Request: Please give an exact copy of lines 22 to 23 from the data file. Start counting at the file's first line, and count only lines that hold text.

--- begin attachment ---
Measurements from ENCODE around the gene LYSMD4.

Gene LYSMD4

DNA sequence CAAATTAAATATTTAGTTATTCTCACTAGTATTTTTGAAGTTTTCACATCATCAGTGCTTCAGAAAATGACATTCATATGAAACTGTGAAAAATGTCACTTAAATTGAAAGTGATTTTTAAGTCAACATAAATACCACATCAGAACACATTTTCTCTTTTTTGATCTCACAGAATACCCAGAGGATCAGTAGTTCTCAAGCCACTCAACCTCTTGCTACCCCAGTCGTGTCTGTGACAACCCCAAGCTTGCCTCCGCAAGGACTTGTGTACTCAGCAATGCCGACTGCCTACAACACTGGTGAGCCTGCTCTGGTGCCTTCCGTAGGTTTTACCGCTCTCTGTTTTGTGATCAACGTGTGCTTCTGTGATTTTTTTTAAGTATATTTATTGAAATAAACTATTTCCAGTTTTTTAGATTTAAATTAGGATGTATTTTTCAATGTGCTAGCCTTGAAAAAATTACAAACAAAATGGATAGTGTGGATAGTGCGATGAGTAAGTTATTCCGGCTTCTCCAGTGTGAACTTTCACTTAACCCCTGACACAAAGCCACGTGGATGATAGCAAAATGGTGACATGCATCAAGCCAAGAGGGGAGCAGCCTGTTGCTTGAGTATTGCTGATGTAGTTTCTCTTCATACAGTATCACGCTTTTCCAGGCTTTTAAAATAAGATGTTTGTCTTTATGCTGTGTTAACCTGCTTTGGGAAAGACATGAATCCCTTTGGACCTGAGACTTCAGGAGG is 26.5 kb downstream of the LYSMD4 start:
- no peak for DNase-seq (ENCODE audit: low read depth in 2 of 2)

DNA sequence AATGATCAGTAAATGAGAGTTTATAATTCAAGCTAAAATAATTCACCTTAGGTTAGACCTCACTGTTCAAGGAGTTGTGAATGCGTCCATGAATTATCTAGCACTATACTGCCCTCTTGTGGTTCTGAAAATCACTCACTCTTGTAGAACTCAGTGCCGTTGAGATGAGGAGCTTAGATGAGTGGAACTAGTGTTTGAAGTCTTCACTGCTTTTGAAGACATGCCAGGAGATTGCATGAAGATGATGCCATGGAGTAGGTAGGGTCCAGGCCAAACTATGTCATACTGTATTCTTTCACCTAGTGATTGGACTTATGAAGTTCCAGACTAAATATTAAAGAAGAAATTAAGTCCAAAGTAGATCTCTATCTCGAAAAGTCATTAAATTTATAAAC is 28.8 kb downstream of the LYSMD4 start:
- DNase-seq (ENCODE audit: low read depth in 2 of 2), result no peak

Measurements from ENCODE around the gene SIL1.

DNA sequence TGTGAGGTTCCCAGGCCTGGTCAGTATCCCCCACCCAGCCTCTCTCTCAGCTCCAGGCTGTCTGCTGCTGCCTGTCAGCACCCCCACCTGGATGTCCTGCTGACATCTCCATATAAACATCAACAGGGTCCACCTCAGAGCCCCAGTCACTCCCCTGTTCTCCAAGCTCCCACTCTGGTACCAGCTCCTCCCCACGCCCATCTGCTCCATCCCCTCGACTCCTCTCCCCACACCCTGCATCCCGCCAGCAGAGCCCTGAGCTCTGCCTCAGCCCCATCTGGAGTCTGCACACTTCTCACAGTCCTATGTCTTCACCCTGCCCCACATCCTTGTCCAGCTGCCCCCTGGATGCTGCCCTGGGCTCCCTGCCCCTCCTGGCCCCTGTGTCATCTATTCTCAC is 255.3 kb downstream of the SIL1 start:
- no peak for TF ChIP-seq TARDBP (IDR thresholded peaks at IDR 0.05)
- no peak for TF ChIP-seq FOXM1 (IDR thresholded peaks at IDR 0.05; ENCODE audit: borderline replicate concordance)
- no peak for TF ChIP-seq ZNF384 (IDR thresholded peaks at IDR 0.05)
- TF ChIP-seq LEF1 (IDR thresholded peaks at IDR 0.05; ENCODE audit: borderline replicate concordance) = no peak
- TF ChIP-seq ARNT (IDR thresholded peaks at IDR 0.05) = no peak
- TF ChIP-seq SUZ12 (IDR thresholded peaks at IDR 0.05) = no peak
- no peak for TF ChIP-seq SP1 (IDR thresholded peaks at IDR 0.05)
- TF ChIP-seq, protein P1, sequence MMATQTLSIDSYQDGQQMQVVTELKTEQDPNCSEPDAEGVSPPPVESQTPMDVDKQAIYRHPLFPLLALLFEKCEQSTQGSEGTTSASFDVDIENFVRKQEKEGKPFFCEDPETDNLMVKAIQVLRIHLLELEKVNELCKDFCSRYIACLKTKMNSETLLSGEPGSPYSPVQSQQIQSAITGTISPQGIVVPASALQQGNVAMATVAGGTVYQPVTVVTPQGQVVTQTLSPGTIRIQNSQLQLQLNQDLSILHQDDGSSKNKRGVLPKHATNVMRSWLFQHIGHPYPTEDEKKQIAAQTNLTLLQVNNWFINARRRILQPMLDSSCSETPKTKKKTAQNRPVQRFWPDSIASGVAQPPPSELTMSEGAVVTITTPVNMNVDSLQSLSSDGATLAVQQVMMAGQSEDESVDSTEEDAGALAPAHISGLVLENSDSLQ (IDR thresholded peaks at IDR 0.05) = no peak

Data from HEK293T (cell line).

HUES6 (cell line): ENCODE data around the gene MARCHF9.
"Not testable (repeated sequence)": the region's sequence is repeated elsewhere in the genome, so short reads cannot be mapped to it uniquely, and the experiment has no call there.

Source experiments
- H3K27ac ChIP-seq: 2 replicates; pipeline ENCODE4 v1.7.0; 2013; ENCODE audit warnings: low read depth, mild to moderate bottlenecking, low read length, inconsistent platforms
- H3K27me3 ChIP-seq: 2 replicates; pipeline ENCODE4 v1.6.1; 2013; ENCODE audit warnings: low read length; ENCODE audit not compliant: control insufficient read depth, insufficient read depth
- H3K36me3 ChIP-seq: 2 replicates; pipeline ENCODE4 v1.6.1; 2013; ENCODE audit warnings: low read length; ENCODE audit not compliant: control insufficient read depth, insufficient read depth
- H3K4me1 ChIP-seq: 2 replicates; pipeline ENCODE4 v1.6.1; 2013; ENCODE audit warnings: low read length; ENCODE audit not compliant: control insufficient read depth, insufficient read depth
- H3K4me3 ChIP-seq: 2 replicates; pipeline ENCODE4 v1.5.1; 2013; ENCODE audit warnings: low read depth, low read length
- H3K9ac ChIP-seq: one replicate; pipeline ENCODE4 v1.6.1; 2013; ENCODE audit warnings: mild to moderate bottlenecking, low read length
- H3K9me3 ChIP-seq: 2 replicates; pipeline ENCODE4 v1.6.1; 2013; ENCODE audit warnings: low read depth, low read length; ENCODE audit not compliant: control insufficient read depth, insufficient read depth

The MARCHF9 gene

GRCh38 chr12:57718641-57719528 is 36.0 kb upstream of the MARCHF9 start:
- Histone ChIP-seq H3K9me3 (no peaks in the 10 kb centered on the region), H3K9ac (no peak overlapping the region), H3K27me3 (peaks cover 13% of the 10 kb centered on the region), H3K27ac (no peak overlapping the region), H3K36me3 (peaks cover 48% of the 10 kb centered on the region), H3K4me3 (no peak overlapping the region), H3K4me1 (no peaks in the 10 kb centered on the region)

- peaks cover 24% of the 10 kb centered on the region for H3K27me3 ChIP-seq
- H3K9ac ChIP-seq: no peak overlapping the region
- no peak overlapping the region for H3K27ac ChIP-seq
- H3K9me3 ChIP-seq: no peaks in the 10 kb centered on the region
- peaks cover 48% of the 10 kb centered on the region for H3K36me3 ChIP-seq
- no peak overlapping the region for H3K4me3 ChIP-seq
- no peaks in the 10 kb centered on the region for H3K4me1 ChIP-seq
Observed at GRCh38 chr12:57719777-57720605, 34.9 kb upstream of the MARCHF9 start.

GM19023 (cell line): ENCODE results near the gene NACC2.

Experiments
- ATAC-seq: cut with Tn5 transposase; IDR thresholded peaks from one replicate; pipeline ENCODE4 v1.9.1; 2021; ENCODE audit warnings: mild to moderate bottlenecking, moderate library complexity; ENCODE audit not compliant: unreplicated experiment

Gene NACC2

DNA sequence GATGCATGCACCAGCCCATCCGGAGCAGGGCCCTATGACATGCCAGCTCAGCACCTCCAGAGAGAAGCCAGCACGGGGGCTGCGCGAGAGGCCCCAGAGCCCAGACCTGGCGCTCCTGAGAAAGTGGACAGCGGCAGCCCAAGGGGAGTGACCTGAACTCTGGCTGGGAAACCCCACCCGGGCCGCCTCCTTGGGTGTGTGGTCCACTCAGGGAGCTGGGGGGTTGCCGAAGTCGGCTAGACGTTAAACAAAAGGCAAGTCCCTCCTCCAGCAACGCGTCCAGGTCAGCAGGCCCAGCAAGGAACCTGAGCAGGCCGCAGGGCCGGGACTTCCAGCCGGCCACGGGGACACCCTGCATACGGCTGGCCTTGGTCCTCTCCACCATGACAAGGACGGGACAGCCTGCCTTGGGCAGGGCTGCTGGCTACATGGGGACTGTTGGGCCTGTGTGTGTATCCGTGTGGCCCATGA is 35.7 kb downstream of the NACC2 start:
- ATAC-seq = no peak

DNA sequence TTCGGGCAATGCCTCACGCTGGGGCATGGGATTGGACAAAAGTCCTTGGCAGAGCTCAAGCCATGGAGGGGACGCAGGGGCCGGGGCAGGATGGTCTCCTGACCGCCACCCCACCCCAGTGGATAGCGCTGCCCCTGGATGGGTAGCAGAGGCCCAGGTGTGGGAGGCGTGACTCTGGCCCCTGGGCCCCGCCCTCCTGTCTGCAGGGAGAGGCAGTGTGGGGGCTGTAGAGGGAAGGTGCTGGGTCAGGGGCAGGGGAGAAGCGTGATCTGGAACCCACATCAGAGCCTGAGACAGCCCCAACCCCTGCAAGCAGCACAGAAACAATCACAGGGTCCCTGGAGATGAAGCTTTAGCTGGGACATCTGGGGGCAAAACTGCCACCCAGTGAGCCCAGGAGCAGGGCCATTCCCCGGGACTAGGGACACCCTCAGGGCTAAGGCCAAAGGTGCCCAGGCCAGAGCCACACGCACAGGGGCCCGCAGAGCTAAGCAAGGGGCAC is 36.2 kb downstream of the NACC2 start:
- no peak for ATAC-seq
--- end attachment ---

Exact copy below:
- H3K27me3 ChIP-seq: 2 replicates; pipeline ENCODE4 v1.6.1; 2013; ENCODE audit warnings: low read length; ENCODE audit not compliant: control insufficient read depth, insufficient read depth
- H3K36me3 ChIP-seq: 2 replicates; pipeline ENCODE4 v1.6.1; 2013; ENCODE audit warnings: low read length; ENCODE audit not compliant: control insufficient read depth, insufficient read depth